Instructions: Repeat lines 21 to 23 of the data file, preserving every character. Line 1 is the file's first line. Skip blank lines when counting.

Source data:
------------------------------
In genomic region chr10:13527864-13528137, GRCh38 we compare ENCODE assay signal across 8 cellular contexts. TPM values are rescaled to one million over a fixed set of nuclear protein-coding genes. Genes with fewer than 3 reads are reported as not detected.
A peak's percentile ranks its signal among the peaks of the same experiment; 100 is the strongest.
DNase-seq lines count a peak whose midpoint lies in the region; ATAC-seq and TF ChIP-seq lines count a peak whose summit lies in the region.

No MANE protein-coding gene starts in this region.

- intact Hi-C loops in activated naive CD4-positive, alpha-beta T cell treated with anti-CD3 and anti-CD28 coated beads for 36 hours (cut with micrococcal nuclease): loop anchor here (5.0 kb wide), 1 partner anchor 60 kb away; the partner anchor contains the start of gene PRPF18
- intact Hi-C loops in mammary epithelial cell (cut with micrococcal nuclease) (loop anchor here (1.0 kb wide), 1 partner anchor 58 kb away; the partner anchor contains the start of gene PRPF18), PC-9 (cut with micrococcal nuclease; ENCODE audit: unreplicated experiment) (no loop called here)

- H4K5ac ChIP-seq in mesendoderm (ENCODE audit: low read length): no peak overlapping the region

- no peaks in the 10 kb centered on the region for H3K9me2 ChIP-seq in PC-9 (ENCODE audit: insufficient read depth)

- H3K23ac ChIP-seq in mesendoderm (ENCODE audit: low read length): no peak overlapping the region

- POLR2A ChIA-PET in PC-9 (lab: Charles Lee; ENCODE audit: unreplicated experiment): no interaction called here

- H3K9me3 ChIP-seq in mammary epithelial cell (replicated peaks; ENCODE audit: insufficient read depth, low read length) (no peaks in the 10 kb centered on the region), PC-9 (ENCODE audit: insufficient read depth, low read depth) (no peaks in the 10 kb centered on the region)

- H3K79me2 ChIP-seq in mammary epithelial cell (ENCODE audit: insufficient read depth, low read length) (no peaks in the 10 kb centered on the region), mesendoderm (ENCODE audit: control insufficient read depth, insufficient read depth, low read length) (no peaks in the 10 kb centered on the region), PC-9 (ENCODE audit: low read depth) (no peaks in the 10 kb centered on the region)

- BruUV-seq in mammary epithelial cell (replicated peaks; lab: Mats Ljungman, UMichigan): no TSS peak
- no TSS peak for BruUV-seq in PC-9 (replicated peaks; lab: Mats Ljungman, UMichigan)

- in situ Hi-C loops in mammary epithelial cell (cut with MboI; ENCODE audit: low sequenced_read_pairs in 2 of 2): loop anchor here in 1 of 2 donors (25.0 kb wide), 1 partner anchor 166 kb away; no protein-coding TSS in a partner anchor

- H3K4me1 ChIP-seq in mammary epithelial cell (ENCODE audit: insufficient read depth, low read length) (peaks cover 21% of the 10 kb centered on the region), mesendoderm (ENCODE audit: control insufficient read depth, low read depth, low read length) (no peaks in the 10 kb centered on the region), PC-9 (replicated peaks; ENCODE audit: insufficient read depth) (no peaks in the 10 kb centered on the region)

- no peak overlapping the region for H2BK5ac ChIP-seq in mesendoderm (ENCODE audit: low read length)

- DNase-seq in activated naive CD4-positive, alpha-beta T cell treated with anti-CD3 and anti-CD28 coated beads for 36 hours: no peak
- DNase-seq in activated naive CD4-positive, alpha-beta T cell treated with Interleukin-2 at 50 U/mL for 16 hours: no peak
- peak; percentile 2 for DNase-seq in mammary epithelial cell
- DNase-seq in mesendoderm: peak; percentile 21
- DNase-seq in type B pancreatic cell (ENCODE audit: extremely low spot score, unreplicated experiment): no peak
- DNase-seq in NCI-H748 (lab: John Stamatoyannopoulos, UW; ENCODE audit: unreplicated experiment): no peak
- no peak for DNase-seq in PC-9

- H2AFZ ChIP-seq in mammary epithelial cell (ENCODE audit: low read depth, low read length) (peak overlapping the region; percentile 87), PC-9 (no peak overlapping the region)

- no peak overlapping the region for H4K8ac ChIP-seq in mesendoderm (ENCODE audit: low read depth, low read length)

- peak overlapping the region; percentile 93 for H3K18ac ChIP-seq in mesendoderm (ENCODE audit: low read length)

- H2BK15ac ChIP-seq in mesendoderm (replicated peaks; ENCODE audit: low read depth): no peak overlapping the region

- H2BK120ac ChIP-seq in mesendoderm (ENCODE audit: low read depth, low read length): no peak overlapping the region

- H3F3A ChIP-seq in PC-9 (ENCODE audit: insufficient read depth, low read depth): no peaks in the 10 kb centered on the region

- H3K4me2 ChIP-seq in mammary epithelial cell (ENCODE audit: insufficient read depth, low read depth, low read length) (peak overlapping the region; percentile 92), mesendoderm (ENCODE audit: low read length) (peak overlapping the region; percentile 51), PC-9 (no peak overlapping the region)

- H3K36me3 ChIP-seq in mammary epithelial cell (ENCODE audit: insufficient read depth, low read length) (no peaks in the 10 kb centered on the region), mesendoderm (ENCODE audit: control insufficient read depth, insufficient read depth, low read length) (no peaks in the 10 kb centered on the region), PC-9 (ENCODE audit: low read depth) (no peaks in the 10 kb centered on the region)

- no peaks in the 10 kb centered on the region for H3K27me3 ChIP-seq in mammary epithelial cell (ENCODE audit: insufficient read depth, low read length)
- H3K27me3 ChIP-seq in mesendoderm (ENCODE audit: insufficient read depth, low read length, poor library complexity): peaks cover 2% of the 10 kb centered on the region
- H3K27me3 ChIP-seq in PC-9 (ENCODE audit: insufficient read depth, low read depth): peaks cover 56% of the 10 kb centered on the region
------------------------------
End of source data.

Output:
- DNase-seq in mesendoderm: peak; percentile 21
- DNase-seq in type B pancreatic cell (ENCODE audit: extremely low spot score, unreplicated experiment): no peak
- DNase-seq in NCI-H748 (lab: John Stamatoyannopoulos, UW; ENCODE audit: unreplicated experiment): no peak